- A closely watched, experimental treatment for depression from Sage Therapeutics and partner Biogen met the main goal of a large clinical trial, as a 15-day course of the drug, called zuranolone, reduced patients' symptoms more than a placebo.
- Study results disclosed by Sage and Biogen on Tuesday, however, were mixed. While treatment with the drug showed a greater effect than placebo, the benefit appeared to wane over time. The difference between groups on an important secondary goal of the study, meanwhile, was not statistically significant. Treatment was associated with higher rates of side effects like drowsiness and sedation.
- In a statement, the companies said they would discuss their findings with the Food and Drug Administration. The trial is the most important of several studies that Sage executives previously said they hoped could support an approval of zuranolone. Investors, however, seem to have doubts, sending Sage shares down by double digits in pre-market trading Tuesday.
Zuranolone has been central to Sage's future for several years. The biotech company designed the drug to work differently than typical antidepressants and its effects are meant to kick in fast, rather than after a few weeks of treatment.
Sage has also hoped testing would show zuranolone to be safer than existing drugs for depression, some of which come with warnings about the risk of suicidal thoughts and behaviors.
But Sage has had trouble proving the drug's worth. A Phase 3 study failed in late 2019, forcing the company to change up its plans for clinical development. Such setbacks are not uncommon for psychiatric drugs; many have won approval despite mixed clinical results, and developers often struggle to deal with strong placebo responses.
Sage designed three new Phase 3 trials following the disappointing 2019 data, giving it several new paths to bring the drug through to regulators. The drug's potential attracted Biogen, which signed a multi-billion dollar deal with Sage last November to gain access to it and a treatment for essential tremor.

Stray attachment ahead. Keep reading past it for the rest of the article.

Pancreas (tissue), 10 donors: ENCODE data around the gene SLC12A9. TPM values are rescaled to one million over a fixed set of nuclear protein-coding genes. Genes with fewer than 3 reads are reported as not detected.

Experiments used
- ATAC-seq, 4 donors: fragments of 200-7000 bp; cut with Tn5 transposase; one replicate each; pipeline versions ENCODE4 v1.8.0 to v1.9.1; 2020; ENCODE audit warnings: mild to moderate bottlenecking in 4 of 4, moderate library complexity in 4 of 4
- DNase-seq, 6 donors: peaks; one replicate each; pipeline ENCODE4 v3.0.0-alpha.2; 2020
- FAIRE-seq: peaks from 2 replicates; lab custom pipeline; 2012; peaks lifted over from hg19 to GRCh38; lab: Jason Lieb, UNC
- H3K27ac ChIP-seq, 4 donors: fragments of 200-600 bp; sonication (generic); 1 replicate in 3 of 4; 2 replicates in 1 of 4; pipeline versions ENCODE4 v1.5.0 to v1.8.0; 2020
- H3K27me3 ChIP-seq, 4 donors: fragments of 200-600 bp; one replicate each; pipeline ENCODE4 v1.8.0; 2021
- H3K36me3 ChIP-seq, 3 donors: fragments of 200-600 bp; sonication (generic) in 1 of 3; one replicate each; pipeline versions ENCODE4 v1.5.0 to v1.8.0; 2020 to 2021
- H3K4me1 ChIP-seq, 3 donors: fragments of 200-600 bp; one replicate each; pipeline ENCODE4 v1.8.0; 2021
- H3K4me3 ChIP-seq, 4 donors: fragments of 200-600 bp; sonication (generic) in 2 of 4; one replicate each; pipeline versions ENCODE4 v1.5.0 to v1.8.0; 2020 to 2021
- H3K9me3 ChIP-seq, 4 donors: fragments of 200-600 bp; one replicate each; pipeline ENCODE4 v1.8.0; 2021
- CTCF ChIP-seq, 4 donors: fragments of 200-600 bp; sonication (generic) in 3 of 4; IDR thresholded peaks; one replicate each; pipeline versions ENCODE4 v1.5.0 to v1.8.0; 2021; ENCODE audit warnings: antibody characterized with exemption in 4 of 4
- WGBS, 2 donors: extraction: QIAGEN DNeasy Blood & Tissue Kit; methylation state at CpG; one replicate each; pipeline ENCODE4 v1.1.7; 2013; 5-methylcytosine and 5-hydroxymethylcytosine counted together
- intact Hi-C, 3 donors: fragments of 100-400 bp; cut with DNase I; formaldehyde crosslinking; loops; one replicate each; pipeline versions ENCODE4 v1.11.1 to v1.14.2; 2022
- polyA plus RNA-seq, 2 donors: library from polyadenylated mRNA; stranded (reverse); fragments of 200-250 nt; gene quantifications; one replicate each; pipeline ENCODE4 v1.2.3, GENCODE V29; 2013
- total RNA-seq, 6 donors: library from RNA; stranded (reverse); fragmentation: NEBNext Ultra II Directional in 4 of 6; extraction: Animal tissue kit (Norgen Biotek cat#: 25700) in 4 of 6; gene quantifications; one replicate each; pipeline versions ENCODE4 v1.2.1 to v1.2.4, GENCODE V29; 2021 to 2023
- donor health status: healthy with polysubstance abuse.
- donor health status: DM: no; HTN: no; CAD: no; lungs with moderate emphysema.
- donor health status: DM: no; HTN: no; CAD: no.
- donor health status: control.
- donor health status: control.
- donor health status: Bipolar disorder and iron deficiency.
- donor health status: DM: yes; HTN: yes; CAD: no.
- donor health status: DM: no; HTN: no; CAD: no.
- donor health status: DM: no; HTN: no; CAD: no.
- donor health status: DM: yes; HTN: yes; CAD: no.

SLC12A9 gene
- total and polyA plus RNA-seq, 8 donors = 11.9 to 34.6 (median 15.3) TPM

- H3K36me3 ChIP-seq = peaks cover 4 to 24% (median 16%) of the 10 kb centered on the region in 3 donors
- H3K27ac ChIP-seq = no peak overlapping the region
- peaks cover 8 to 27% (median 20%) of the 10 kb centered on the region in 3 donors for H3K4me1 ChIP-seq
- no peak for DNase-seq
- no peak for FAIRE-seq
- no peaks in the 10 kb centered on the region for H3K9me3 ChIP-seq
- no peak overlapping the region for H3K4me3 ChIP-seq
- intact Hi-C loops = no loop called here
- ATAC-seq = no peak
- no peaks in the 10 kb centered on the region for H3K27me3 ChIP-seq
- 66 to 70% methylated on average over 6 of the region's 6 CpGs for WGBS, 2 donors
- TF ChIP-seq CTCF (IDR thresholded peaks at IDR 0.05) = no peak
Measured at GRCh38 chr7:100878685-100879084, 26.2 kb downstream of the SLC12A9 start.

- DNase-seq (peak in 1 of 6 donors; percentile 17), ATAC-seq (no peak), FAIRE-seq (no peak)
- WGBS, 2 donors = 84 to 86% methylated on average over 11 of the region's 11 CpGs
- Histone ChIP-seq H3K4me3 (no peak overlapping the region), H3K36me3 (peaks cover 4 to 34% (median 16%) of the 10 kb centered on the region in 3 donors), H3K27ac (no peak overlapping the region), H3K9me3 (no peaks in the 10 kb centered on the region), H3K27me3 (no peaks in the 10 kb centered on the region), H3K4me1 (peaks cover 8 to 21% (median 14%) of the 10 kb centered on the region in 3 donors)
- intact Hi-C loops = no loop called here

Tuesday's results keep at least one of those paths open, although the companies didn't say whether the data on its own would be sufficient to ask the FDA for approval.
"We'll sit down with the agency to map out next steps, and we'll share updates in the coming months," said Sage's CEO Barry Greene, who joined the company in December, on a conference call Tuesday.
Overall, the study was a success. After 15 days, treatment with a 50 mg dose of zuranolone reduced depressive symptoms as measured by a rating scale called HAMD-17 more than placebo. The difference between the two study groups was statistically significant, a benefit Greene claimed was "unlike anything on the landscape today."
But the treatment effect was greatest at Day 3 and waned at each time point measured through to Day 15. On another rating scale, called CGI-Severity, the difference between zuranolone and placebo was not statistically significant. Neither was the difference between drug and placebo in the share of study participants who maintained their response at Day 42, although Sage said there was a numerical advantage in favor of zuranolone.
The results, then, raise important questions about the size of the benefit zuranolone provides, how long its effects last, and how widely the drug would be used if approved by regulators.
Mizuho analyst Vamil Divan, for instance, noted that experts he’s spoken with had been looking for at least a 3-point difference between drug and placebo. Though patients retained most of the treatment benefits after 42 days, "that is not relevant in our opinion if initial efficacy is so limited," Divan wrote. Even if approved, "we think the commercial outlook for the product would be quite limited," he added.
But that could depend, in part, on how quickly real-world patients need additional treatment with zuranolone or another drug to deal with their depression. Greene noted that 70% of patients treated in a study called SHORELINE needed only one or two treatment courses to "maintain wellness" over a year. If so, wrote Stifel analyst Paul Matteis, "that trumps the relevance" of the durability data.
On safety, zuranolone was associated with greater side effects than placebo, particularly drowsiness, dizziness, sedation and headache. Encouragingly, there were no signs of withdrawal or suicidal ideation, Sage said. Fewer patients treated with zuranolone dropped out of the trial, an important factor for antidepressant studies.
Called WATERFALL, the trial enrolled 543 adults between 18 and 64 years old. The dose of zuranolone tested, 50 mg, was higher than the two doses studied in the clinical trial which failed in 2019.
Sage still has multiple additional Phase 3 trials underway for zuranolone, among them a study called CORAL testing the drug alongside another antidepressant. Results from that study are expected by the end of the year, and if the FDA believes they "are important in a major review," the company will wait for the data before filing an application, Greene said.